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After the divorce, how soon should you start dating?

Most middle-years children need some time to adjust to their parents' sep­aration before their mother or father begins having new romantic interests. In general, a good guideline is about a six-month wait from the time you separate from your spouse to the time you start to date, although dating will often oc­cur sooner. You should talk with your child about your new adult friends. Al­low your youngster to express her feelings and opinions.

Here are some other suggestions to keep in mind:

  • You don't need to introduce your child to all your dates—only to those with whom you are developing a serious relationship. Although your middle-years youngster may be curious about a man you are going out with, she might form an attachment to him before it is appropriate to do so. She may want you to marry this man immediately in hopes of creating a new, more traditional family unit. Be sure to explain to your child the differences between dating, de­veloping a relationship, becoming engaged, and getting married; she should understand that not all dating and friendships end in marriage. Also, discuss with your partner the best time for him to meet your young­ster. Do not put pressure on your boyfriend to meet your child before she feels ready to do so.
  • Prepare both your boyfriend and your child for their first meeting with each other. Tell your youngster about this man, and explain why you like him. (Is he smart? Is he fun to be with? Does he have a good job?) Then say some­ thing like "I was thinking that you might like to meet John. Would you like him to come over for dinner, or would you like the three of us to go out to dinner together?" Show her that you would like her to participate in arranging this first meeting. Also, tell your boyfriend about your child. Describe what the youngster likes to do, what sports she enjoys, her hobbies, what she likes in school, and other information you think might help your boyfriend approach her. 
  • Don't expect miracles during that first encounter. There may be some anxiety during the first meeting between your boyfriend and your child. But the goal of that get-together should be only to say hello—not for the two of them necessarily to like each other. Don't rush things. They will need to de­velop their own relationship over time. Discourage your boyfriend from trying to impress your child, or from attempting to get too close too quickly.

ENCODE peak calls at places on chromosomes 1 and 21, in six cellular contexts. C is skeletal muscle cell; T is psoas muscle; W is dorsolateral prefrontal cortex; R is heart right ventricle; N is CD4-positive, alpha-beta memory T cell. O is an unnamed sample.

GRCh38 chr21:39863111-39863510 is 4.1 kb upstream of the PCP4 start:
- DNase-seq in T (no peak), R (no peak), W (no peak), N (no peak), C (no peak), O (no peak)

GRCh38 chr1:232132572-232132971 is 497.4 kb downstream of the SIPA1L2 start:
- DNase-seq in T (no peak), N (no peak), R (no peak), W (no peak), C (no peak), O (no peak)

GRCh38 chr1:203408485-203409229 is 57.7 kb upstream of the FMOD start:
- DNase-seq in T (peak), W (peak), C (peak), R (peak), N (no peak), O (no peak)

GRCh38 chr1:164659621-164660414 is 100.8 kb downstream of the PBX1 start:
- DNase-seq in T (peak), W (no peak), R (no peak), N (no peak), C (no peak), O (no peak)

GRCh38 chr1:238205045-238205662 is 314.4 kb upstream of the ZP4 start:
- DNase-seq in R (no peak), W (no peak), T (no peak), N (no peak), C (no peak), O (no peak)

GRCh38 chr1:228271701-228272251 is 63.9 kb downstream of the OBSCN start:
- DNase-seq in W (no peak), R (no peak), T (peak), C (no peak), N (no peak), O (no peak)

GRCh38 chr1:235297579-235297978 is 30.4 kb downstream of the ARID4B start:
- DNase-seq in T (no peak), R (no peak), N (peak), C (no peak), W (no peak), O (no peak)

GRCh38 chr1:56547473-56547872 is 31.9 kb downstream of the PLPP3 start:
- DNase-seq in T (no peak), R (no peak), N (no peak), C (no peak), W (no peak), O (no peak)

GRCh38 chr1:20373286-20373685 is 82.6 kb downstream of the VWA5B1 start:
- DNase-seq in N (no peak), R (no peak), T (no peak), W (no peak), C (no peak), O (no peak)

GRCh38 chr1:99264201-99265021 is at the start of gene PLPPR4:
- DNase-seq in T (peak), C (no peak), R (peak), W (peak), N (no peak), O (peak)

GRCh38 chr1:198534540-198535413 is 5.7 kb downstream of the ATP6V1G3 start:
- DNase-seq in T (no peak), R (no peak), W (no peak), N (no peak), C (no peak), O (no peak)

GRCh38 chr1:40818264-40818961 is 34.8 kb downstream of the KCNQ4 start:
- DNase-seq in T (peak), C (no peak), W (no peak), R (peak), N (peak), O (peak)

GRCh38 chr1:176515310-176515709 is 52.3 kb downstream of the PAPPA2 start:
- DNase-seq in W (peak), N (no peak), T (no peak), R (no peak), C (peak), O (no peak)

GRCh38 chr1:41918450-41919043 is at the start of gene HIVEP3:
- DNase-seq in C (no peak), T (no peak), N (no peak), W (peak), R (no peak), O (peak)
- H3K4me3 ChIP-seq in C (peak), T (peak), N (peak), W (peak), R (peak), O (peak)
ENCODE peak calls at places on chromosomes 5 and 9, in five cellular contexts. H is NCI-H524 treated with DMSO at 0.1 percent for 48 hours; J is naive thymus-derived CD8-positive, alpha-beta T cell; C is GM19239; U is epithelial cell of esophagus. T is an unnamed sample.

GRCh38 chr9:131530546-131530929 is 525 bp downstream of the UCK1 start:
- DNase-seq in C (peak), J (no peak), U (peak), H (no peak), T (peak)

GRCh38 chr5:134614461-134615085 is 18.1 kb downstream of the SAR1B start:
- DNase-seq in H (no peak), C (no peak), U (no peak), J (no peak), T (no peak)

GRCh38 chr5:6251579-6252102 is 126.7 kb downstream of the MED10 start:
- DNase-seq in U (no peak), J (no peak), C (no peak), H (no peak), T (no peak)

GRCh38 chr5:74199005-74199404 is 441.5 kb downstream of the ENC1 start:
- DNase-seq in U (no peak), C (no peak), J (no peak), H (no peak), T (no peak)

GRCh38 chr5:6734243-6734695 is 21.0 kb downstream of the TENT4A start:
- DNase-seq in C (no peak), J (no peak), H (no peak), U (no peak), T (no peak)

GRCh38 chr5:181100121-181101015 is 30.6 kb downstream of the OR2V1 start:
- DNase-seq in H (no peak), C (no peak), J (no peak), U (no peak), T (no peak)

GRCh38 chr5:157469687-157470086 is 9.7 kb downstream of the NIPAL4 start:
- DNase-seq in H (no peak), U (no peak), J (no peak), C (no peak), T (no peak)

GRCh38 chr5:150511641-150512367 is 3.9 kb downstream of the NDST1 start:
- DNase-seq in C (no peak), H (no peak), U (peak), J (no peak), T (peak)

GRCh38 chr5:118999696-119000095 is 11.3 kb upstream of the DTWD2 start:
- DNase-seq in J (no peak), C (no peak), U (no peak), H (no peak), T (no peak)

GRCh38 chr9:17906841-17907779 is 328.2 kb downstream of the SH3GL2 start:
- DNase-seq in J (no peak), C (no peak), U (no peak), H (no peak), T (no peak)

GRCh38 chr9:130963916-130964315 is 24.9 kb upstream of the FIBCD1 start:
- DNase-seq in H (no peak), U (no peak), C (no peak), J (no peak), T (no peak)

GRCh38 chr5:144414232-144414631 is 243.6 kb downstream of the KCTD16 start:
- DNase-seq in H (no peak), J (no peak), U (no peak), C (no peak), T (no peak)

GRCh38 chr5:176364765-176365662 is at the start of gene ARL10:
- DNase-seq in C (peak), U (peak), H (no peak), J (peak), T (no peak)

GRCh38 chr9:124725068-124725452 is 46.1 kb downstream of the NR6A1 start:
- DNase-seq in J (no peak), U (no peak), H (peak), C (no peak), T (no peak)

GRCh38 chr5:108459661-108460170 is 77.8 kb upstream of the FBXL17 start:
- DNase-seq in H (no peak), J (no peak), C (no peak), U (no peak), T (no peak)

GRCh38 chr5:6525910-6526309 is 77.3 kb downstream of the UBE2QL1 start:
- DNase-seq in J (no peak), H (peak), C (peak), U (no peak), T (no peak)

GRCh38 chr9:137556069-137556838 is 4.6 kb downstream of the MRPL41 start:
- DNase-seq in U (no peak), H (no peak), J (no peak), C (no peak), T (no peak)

• Help your child deal with any negative feelings she has. Sometimes chil­dren may see their mother's new love interest as a threat to their fantasy that she and her ex-spouse will someday reunite. When this man becomes a serious enough part of your life that you are introducing him to your child, you also need to deal with any unrealistic ideas your child has ("Daddy and I are divorced, and we really are not going to get back together again").
    • Your youngster may still prefer her father to your new boyfriend. But with time, she might come to see this new man as a nice fellow with whom she can be friends and have fun. Any jealousy she feels over your dates with another man will probably be resolved after an initial period of adjustment
    • Also, let your child's father know that you will be introducing the youngster to your boyfriend. Your child should not feel that this is a secret she has to keep, or that she will have to be the one to disclose this information to your ex-spouse, which she might find painful to do. Children should not be keepers of secrets.
  • Show some discretion about intimate relationships with your boyfriend. Children learn about the adult world through example—particu­larly from parents. As you develop a relationship with a boyfriend, keep in mind that your child is learning about intimacy at the same time. Open age-appropriate communication during the development of a sexual relationship with a close friend will allow your child to experience a new level of awareness about grown-up behavior. But direct exposure to frankly sexual conduct is not a good idea.
    • When school-age children are exposed to these new relationships, they need a clear statement from you about your feelings toward your new friend and your wish to be close to him, and also about the differences between adult relationships and those between children or adolescents. When you have a discussion with your child about a new intimate relationship, encourage her to express her feelings, good and bad, and help her feel comfortable with ask­ing you questions about your new friend and the ways in which you relate.

 

Last Updated
5/11/2013
Source
Caring for Your School-Age Child: Ages 5 to 12 (Copyright © 2004 American Academy of Pediatrics)
The information contained on this Web site should not be used as a substitute for the medical care and advice of your pediatrician. There may be variations in treatment that your pediatrician may recommend based on individual facts and circumstances.